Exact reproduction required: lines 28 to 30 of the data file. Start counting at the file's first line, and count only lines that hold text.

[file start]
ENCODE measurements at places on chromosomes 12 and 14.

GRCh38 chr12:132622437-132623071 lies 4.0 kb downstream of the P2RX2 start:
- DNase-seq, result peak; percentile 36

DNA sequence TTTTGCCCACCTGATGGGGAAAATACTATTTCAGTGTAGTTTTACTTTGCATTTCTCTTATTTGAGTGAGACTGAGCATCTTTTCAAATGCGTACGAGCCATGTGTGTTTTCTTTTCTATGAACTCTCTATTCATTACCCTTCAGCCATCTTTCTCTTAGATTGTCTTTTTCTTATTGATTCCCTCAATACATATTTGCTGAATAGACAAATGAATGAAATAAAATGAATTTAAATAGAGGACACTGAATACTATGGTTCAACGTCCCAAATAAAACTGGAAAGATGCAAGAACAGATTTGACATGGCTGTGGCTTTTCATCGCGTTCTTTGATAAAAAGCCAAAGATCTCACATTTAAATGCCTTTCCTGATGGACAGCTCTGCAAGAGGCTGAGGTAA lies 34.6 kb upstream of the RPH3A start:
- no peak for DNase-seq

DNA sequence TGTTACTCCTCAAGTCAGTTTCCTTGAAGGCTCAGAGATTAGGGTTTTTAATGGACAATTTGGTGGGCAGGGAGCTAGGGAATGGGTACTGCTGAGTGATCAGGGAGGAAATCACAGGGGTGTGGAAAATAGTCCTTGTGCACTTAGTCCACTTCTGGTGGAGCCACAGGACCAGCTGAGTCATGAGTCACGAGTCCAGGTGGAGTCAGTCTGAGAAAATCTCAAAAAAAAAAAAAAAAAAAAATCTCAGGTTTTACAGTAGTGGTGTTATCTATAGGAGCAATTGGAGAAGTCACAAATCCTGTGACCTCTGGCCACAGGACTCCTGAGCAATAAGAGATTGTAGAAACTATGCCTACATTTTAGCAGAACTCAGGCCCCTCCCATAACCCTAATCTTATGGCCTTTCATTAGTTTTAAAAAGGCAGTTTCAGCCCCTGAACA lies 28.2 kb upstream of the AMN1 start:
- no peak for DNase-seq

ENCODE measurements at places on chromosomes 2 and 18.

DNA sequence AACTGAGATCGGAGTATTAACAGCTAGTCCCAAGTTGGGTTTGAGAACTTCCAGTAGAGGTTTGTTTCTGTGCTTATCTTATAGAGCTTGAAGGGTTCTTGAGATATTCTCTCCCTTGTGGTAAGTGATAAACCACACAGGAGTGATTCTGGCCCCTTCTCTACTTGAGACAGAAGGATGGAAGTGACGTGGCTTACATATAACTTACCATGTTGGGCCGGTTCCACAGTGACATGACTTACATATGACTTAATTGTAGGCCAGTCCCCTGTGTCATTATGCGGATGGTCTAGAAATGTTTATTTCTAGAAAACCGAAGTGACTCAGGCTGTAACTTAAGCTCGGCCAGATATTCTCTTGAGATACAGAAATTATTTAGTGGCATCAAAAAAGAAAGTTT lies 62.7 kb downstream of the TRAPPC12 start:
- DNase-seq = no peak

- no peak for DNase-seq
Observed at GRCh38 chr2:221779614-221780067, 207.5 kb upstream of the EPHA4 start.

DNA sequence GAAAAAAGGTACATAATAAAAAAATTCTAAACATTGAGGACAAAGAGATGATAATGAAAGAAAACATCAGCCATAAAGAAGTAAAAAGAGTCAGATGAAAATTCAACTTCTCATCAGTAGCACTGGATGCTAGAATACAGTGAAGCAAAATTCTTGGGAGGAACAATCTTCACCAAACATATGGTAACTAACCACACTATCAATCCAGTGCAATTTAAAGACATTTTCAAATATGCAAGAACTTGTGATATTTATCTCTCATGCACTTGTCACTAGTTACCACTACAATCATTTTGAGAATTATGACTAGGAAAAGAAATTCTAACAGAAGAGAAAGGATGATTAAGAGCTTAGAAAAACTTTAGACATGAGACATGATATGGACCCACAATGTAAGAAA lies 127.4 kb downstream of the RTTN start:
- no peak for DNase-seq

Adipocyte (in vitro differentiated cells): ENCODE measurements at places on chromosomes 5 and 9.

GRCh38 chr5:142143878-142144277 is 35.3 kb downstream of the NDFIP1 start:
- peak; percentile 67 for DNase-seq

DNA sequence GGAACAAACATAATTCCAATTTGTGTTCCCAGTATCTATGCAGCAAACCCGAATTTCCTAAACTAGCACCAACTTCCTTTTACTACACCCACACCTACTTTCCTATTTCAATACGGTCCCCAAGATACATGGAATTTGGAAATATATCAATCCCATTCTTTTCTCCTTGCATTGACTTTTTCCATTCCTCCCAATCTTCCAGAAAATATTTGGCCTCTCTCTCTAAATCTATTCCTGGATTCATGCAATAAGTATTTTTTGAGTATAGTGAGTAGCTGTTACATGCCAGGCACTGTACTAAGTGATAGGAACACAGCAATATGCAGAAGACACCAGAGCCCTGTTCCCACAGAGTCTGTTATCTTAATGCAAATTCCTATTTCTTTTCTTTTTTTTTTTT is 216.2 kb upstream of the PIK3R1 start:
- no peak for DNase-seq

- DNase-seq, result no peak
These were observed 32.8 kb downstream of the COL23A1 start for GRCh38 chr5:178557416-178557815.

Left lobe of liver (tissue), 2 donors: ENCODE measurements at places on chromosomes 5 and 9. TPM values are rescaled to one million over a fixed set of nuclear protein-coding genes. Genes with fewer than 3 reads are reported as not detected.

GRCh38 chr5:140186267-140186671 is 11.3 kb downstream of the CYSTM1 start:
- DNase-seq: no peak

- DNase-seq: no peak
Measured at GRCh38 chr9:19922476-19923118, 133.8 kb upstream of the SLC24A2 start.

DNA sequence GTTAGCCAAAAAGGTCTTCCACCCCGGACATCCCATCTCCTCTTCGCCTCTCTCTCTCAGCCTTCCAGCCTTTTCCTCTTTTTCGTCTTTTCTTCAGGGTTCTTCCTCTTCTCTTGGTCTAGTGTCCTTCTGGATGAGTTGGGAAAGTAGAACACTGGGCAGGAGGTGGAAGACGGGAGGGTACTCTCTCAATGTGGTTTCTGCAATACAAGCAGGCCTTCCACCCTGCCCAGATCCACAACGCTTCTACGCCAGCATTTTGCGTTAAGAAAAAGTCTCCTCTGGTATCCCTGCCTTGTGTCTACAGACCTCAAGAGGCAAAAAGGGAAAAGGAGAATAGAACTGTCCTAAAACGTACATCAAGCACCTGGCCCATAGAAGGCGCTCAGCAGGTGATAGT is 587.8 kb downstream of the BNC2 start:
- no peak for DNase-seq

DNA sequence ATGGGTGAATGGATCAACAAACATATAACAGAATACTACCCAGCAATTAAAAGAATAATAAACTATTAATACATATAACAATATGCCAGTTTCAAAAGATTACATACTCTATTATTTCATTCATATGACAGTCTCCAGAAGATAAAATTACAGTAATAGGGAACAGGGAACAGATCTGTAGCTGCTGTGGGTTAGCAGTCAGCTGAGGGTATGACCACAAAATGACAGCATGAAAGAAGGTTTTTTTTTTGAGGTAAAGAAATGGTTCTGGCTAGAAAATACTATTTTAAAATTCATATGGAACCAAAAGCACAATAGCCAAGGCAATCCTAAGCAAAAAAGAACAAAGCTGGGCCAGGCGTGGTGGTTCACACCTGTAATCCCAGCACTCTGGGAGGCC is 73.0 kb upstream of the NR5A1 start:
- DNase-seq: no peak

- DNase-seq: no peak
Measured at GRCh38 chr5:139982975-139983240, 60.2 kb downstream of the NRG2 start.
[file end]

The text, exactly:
- no peak for DNase-seq

DNA sequence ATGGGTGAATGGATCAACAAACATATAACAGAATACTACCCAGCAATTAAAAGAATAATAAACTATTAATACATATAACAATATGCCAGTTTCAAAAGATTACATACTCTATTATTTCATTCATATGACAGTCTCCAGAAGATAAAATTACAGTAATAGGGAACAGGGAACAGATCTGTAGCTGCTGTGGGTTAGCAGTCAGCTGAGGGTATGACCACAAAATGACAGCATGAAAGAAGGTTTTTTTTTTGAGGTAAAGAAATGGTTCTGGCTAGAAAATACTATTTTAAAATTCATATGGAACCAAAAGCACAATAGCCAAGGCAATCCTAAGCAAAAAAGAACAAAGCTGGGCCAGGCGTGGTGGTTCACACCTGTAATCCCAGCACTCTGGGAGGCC is 73.0 kb upstream of the NR5A1 start:
- DNase-seq: no peak